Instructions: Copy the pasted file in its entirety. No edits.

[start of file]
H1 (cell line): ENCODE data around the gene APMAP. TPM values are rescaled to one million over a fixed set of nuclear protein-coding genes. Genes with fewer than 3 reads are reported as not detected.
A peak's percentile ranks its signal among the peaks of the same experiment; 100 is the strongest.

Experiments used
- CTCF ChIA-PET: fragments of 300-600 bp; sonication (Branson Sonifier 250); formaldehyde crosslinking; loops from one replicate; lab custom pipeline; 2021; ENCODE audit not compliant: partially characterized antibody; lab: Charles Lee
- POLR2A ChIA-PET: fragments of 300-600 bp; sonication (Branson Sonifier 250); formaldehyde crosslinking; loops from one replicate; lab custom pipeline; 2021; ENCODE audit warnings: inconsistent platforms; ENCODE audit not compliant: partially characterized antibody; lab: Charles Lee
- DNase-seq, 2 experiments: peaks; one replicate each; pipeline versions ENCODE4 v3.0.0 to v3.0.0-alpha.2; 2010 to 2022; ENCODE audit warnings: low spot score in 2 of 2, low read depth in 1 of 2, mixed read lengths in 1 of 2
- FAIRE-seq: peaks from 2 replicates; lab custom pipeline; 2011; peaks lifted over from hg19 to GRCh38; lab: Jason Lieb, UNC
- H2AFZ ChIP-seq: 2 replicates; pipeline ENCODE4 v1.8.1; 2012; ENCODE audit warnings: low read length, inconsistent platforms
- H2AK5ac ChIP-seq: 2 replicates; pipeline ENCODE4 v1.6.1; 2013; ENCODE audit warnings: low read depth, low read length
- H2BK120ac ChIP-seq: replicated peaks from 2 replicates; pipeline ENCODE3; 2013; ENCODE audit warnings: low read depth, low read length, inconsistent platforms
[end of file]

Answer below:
H1 (cell line): ENCODE data around the gene APMAP. TPM values are rescaled to one million over a fixed set of nuclear protein-coding genes. Genes with fewer than 3 reads are reported as not detected.
A peak's percentile ranks its signal among the peaks of the same experiment; 100 is the strongest.

Experiments used
- CTCF ChIA-PET: fragments of 300-600 bp; sonication (Branson Sonifier 250); formaldehyde crosslinking; loops from one replicate; lab custom pipeline; 2021; ENCODE audit not compliant: partially characterized antibody; lab: Charles Lee
- POLR2A ChIA-PET: fragments of 300-600 bp; sonication (Branson Sonifier 250); formaldehyde crosslinking; loops from one replicate; lab custom pipeline; 2021; ENCODE audit warnings: inconsistent platforms; ENCODE audit not compliant: partially characterized antibody; lab: Charles Lee
- DNase-seq, 2 experiments: peaks; one replicate each; pipeline versions ENCODE4 v3.0.0 to v3.0.0-alpha.2; 2010 to 2022; ENCODE audit warnings: low spot score in 2 of 2, low read depth in 1 of 2, mixed read lengths in 1 of 2
- FAIRE-seq: peaks from 2 replicates; lab custom pipeline; 2011; peaks lifted over from hg19 to GRCh38; lab: Jason Lieb, UNC
- H2AFZ ChIP-seq: 2 replicates; pipeline ENCODE4 v1.8.1; 2012; ENCODE audit warnings: low read length, inconsistent platforms
- H2AK5ac ChIP-seq: 2 replicates; pipeline ENCODE4 v1.6.1; 2013; ENCODE audit warnings: low read depth, low read length
- H2BK120ac ChIP-seq: replicated peaks from 2 replicates; pipeline ENCODE3; 2013; ENCODE audit warnings: low read depth, low read length, inconsistent platforms